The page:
Interview

Developer says Apple isn't helping it defend itself from Chinese iTunes scammers

We want to ban iTunes accounts but it doesn't let us

Developer says Apple isn't helping it defend itself from Chinese iTunes scammers
Like all the most significant stories, the iTunes Scamgate story is going deeper, deeper and down.

A quick recap.

Back in December 2011, we reported a free-to-play Chinese-only language game was riding high in the UK top grossing charts.

Weird perhaps, but on reading the reviews, users were complaining they hadn't downloaded the game and were being charged for in-app purchases they hadn't bought. The conclusion was the game was a scam.

Hence, when three Chinese language games appeared on the much more lucractive US top grossing chart this week, our assumption was it's a case of history repeating.

But this is where the story gets really interesting.

From the horse's mouth

Since that article, we've been in touch with a publisher which is at the sharp end of what we're calling iTunes Scamgate.

It doesn't want to go on the record because it's worried about Apple's reaction to its testimony. But what seems clear is that it's doing nothing wrong.

Indeed, it claims its business is being undermined by scammers who are using its games and hacked credit cards to gain in-game currency by fraudulent means, and Apple's not helping.

Pocket Gamer: When did you first start hearing about these iTunes fraud payments from users?

We didn't get such complains from users. It sounds weird but that's true.

What happened was we started to notice this issue when we found ourselves getting much less revenue compared to the virtual items we sold. We asked Apple about it and were told it's 'bad debts'.

Then we searched on Google and found it was related to credit card fraud. It's something we can do nothing about ourselves, as we don't know which payments are bad.

So you've spoken to Apple. What's its response been?

I attended the iOS 5 Tech Talk World Tour 2011 in Beijing last December and talked to Apple staff face-to-face. I complained about this issue.

They told me they've noticed it and are fighting back against the criminals. But Apple protects its customers and refuses to give us a 'cheater list' we can check against.

Why do you think your games are being targeted, as the hack would only seem to make sense if a game developer makes money?

Actually, I think you're wrong. No developer can benefit from this.

As we understand it, the process works like this:


  • A player pays money to a hacker to buy virtual items or currency in a specific iOS game at a much lower price than the official rate.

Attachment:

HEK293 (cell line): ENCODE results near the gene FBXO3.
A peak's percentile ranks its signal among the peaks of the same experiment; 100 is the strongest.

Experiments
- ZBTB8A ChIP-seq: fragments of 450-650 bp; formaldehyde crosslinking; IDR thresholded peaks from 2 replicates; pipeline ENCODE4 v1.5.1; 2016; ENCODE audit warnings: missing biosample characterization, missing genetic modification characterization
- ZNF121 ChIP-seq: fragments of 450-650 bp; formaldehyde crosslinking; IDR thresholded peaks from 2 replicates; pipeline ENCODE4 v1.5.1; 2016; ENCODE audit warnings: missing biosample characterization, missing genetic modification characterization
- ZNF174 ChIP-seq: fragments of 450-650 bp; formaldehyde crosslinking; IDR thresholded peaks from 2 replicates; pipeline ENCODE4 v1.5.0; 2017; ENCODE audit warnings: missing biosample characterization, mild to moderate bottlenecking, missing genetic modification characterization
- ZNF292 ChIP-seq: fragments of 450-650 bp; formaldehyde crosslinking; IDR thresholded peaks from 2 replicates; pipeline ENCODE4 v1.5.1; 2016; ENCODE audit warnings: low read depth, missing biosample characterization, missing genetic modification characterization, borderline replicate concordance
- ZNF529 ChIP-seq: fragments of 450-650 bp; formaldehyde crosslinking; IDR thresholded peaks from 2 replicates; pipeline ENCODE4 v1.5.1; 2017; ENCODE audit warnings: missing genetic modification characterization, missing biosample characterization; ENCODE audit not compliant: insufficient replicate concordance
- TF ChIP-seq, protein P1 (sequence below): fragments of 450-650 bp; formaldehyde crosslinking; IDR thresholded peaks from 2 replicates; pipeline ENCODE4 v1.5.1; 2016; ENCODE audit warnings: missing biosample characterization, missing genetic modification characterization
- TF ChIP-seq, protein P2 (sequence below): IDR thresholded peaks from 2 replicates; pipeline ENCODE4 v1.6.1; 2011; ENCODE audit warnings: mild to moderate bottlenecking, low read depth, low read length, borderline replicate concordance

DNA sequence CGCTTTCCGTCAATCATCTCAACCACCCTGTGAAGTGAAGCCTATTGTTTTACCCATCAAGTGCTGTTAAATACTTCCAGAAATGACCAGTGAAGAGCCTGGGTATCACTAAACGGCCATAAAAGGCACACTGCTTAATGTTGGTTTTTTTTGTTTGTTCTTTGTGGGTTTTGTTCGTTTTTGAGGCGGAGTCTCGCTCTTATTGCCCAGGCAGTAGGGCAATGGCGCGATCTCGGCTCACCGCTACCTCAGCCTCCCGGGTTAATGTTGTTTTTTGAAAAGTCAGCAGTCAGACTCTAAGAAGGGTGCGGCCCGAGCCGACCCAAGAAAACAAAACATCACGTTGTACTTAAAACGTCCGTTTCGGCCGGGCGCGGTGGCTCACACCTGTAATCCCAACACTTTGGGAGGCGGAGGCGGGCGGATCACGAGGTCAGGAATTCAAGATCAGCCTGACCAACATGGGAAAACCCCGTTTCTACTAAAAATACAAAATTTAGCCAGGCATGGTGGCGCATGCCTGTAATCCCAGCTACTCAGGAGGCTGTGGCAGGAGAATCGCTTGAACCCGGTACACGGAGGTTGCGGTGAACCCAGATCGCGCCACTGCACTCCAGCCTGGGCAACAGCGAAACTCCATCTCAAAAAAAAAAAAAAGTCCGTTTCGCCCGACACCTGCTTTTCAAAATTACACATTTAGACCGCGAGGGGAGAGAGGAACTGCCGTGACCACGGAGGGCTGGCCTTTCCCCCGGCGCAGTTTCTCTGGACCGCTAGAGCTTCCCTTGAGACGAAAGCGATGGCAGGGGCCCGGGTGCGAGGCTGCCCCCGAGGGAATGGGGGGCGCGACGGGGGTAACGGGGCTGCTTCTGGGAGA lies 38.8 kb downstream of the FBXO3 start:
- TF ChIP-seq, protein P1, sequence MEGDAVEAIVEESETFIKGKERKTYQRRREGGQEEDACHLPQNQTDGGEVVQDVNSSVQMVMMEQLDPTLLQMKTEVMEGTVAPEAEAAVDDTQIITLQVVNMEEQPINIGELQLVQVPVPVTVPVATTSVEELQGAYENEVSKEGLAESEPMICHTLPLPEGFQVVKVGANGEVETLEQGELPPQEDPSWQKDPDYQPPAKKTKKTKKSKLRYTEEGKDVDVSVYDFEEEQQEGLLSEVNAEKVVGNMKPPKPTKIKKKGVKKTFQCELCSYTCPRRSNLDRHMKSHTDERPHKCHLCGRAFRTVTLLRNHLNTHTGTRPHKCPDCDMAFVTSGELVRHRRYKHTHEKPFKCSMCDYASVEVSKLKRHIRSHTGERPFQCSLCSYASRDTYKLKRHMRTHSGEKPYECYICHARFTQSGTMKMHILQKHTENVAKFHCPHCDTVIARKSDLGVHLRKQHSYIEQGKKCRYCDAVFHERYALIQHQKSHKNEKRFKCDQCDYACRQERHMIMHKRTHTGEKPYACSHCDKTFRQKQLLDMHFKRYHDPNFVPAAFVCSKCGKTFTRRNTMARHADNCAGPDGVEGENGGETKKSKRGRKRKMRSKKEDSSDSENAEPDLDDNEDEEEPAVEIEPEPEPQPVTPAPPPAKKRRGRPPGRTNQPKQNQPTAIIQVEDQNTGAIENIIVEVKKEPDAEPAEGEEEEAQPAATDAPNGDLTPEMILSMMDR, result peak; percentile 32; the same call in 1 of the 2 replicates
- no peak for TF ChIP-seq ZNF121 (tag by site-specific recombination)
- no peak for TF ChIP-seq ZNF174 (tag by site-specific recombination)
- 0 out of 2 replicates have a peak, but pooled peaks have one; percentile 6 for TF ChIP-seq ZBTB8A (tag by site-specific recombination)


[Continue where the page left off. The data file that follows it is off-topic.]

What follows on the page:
• The hacker then uses a stolen credit card or iTunes account to complete the iTunes payment.

  • If the owner of the legitimate iTunes account or credit card complains to Apple, they are reimbursed the purchase. The revenue is then deducted from the developer, but the original player keeps his object or currency.


Is the fraud happening on the US App Store or on other stores?

Our first iOS game was English language only, and we didn't have any problems.

Then we released a Chinese language game, which became popular and then the problems started. When we checked our log of IAP against the revenue we got from the Chinese App Store, it was much less than it should have been. In other territories, the deviation is much smaller.

The reason is Chinese law is very weak when it comes to such credit card criminals. You can see on many popular Chinese website how these transactions work.

You say your sales have been affected. How?

We suffer in two ways from this issue.

Some honest players won't play or pay in our games. Some players choose to buy cheap items using the hackers.

We're trying our best to fight against this issue. If we find a fraudulent payment, we will block the cheater's account. We also have staff trawling the exchange sites and if we find someone is trying to sell virtual items for our games, we will contact them and get that transaction banned.

However, from our point of view, what would be more efficient would be if Apple told us about fraudulent payments on a user level so we could punish every cheater and so stop our players purchasing from hackers.

We worked on web games and worked closely with PayPal in this manner, and it reduced the problem.
Obviously, we'll be further researching this growing issue. You can get in touch with us at news {at} pocketgamer dot co [dot] uk.

Contributing Editor

A Pocket Gamer co-founder, Jon is Contributing Editor at PG.biz which means he acts like a slightly confused uncle who's forgotten where he's left his glasses. As well as letters and cameras, he likes imaginary numbers and legumes.

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